It proved an emotional occasion as Joseph S. Blatter met with Yves Jean-Bart, President of the Haiti Football Association (FHF), for the first time since the country was hit by a major earthquake on 12 January. “We’d got some second-hand accounts but we weren’t able to speak to Mr Jean-Bart directly just after the earthquake,” said the FIFA President. “After a few days, I managed to speak to him on the telephone and I can tell you that was a huge relief.”
Jean-Bart still carries the scars of the event, with several fingers on his right hand wrapped in bandages after being crushed. He also suffered an injury to his elbow, which has recently undergone an operation. “I was running to escape our headquarters when a block of stone fell on my back and shoulder,” he recalled.
“It’s painful but I’m still alive. Jean-Yves Labaze, the coach of the U-17s, was just behind me and was less fortunate. The earthquake happened around 5pm. A lot of our players were training then, which maybe saved their lives. On the other hand, all of them or nearly all of them suffered losses within their families.”
Exact figures for the human toll remain hard to gauge, but the statistics provided by the United Nations speak for themselves: between 100,000 and 150,000 deaths, 1.1 million people homeless, 700,000 in need of first aid, 200,000 lacking food and 500,000 having fled Port-au-Prince for the countryside.
The FHF itself was not spared by the tragedy and Jean-Bart lists the victims among FHF employees with a profound sadness: “The national team’s masseuse, the cameraman, the executive director and so many more. It’s impossible to give a precise figure at the moment.”
The FHF needs help on all fronts, having lost its headquarters as well. “We don’t even have the money to pay for the heavy machinery to clear away the rubble. We estimate that there are at least 33 bodies buried underneath, and we’ve also lost all our assets, plus the whole of our administrative system.”
It’s incredible, but amid all the ruins young people wanted to play. Football is an integral part of our society and that’s why it’s important that we get our football activities up and running – to bring a little serenity and joy.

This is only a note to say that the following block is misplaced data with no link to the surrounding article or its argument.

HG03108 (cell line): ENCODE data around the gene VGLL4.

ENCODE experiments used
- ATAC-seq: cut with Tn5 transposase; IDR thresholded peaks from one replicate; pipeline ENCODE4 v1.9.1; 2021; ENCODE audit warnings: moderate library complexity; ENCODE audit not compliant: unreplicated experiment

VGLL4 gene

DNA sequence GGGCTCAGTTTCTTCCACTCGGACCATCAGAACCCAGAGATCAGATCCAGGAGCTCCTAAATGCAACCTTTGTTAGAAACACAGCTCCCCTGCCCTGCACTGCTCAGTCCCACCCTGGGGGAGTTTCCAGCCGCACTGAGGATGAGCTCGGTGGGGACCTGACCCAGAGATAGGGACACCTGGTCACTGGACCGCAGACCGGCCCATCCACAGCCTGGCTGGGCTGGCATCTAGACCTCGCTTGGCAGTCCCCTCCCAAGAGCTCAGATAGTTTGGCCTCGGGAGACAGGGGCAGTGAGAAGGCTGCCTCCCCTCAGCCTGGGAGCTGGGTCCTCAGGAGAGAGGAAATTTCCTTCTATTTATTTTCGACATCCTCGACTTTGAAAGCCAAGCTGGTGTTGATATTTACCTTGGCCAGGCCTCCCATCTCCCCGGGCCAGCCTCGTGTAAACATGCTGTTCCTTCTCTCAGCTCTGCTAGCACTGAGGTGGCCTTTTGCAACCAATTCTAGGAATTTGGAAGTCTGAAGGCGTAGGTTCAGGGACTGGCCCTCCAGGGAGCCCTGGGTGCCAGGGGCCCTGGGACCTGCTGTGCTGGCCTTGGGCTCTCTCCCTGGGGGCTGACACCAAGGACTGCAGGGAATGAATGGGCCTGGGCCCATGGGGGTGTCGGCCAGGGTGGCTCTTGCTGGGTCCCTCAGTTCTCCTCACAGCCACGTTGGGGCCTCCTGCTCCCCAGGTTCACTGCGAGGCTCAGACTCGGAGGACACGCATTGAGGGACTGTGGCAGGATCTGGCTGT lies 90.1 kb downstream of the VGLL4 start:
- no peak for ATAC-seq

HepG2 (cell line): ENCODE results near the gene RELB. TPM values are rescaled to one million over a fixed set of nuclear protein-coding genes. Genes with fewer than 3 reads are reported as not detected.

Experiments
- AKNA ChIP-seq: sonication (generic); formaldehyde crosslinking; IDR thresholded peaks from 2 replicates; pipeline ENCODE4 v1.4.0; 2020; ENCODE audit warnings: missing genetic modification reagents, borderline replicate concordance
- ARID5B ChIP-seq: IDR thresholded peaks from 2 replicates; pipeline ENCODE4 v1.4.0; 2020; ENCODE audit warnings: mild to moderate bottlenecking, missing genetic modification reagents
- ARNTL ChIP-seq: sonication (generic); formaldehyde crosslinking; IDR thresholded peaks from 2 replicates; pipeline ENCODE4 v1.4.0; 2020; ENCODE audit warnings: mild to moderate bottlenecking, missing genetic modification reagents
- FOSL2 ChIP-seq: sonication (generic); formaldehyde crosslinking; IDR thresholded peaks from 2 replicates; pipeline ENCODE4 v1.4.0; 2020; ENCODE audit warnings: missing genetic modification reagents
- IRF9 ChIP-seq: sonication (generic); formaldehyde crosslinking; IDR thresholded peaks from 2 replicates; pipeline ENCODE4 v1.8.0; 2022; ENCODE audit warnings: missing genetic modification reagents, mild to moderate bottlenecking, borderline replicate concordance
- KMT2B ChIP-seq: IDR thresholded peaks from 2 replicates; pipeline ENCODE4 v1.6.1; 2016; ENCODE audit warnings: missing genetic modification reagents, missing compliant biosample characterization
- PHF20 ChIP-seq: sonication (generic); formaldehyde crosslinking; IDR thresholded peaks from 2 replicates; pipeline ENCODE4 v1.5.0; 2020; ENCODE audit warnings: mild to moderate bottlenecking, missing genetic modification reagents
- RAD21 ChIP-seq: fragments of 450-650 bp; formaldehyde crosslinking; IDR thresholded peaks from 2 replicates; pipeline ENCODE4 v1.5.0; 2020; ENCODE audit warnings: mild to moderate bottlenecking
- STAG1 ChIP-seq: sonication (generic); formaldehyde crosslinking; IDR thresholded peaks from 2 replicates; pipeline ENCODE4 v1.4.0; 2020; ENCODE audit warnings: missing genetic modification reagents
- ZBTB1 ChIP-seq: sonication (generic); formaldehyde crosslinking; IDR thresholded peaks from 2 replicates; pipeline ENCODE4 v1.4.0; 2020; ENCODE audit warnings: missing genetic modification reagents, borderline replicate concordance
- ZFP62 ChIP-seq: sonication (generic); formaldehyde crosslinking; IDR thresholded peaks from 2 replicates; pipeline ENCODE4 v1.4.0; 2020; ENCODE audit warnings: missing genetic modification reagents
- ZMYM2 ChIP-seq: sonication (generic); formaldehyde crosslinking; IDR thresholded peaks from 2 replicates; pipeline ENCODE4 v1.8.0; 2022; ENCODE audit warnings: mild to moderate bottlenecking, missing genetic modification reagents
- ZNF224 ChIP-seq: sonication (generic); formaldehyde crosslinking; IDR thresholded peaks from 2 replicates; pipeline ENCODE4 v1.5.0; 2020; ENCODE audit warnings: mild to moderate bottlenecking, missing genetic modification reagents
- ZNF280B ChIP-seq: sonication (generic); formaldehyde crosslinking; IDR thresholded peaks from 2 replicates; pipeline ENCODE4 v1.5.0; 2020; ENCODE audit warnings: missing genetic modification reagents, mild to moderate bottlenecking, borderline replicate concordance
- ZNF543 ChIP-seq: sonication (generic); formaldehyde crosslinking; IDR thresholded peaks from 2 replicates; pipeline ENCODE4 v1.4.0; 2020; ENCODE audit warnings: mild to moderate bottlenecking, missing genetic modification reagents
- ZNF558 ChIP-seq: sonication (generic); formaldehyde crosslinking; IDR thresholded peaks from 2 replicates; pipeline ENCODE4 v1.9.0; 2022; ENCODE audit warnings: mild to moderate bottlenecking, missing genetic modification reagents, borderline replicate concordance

Thousands of homeless Haitians have gathered in the national stadium, on the artificial pitch laid down for the match between Haiti and Brazil in 2004. As for the FHF’s technical centre, built thanks to FIFA’s Goal programme, it remains intact save for the surrounding wall and has been made available to footballers and their families. On 4 February, FIFA elected to release special funds to aid the country.
“The Finance Committee decided to allocate an extra USD 3m,” explained President Blatter. “We had already granted an emergency aid of USD 250,000 after the catastrophe.” The additional sum has been set up as a Special Projects Fund which will be managed directly by FIFA from Zurich to finance projects submitted by the FHF.
Amid the chaos, President Jean-Bart attempted to form a list of priorities. “The first thing is to help the athletes so that they can go back to leading normal lives,” he said.
“After that, we want to take back the grounds that are still being used for relief operations. Lastly, we want to get our competitions back under way as soon as possible. The clubs Racing CH and Tempete have already asked to be entered into the CONCACAF Champions League.”
The very idea may seem strange just a few weeks after such an overwhelming tragedy, but hope is vital at times like these. “We handed out the FIFA balls we still had to people in the camps,” explained Jean-Bart.
“It’s incredible, but amid all the ruins young people wanted to play. Football is an integral part of our society and that’s why it’s important that we get our football activities up and running – to bring a little serenity and joy.”
“In life, there are miracles,” added President Blatter. “Football persists and brings hope and emotions, but money is also necessary to rebuild and carry on again.” The task now is to begin planning for the future. “The pitch in Petit Goave was finished off by an aftershock and the stadium in Leogane, at the epicentre of the quake, was totally destroyed,” said Jean-Bart.
“There are numerous building sites, but football wasn’t just restricted to Port-au-Prince and that’s a good thing, because the provinces were relatively spared, which should allow us to get started again on the right foot.”
There is an immense amount of work to be done, of course, but Haiti can count on the solidarity of the entire football family. “Aside from FIFA, who made an unprecedented contribution with the $3m USD fund, lots of clubs, federations and football organisations have helped out and benefit matches have been, or are going to be, held,” concluded the FHF President. “The idea of a ‘football family’ really comes into focus at moments like these.”